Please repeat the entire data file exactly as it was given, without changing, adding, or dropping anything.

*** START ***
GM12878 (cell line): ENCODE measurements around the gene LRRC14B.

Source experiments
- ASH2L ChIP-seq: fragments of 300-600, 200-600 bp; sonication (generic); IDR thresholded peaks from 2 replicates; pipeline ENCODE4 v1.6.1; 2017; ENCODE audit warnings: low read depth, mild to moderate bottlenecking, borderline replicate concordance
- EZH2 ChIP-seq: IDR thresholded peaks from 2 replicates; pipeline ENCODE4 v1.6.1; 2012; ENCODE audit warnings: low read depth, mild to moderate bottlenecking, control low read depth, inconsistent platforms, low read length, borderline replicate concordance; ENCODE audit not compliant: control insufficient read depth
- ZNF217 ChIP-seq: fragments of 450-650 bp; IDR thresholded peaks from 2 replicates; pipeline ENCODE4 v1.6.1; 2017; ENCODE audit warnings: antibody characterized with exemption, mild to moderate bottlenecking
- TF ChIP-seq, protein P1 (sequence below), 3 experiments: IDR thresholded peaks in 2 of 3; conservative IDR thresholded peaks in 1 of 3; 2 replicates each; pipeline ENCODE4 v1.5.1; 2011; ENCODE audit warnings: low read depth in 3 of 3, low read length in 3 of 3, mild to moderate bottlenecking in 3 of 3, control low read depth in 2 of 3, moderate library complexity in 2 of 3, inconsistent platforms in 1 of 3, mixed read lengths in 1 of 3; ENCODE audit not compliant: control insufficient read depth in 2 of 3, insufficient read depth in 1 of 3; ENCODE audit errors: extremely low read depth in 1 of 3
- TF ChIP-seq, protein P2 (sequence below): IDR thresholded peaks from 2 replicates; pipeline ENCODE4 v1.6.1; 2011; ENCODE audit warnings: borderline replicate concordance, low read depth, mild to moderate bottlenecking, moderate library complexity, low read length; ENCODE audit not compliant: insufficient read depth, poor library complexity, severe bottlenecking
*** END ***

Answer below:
GM12878 (cell line): ENCODE measurements around the gene LRRC14B.

Source experiments
- ASH2L ChIP-seq: fragments of 300-600, 200-600 bp; sonication (generic); IDR thresholded peaks from 2 replicates; pipeline ENCODE4 v1.6.1; 2017; ENCODE audit warnings: low read depth, mild to moderate bottlenecking, borderline replicate concordance
- EZH2 ChIP-seq: IDR thresholded peaks from 2 replicates; pipeline ENCODE4 v1.6.1; 2012; ENCODE audit warnings: low read depth, mild to moderate bottlenecking, control low read depth, inconsistent platforms, low read length, borderline replicate concordance; ENCODE audit not compliant: control insufficient read depth
- ZNF217 ChIP-seq: fragments of 450-650 bp; IDR thresholded peaks from 2 replicates; pipeline ENCODE4 v1.6.1; 2017; ENCODE audit warnings: antibody characterized with exemption, mild to moderate bottlenecking
- TF ChIP-seq, protein P1 (sequence below), 3 experiments: IDR thresholded peaks in 2 of 3; conservative IDR thresholded peaks in 1 of 3; 2 replicates each; pipeline ENCODE4 v1.5.1; 2011; ENCODE audit warnings: low read depth in 3 of 3, low read length in 3 of 3, mild to moderate bottlenecking in 3 of 3, control low read depth in 2 of 3, moderate library complexity in 2 of 3, inconsistent platforms in 1 of 3, mixed read lengths in 1 of 3; ENCODE audit not compliant: control insufficient read depth in 2 of 3, insufficient read depth in 1 of 3; ENCODE audit errors: extremely low read depth in 1 of 3
- TF ChIP-seq, protein P2 (sequence below): IDR thresholded peaks from 2 replicates; pipeline ENCODE4 v1.6.1; 2011; ENCODE audit warnings: borderline replicate concordance, low read depth, mild to moderate bottlenecking, moderate library complexity, low read length; ENCODE audit not compliant: insufficient read depth, poor library complexity, severe bottlenecking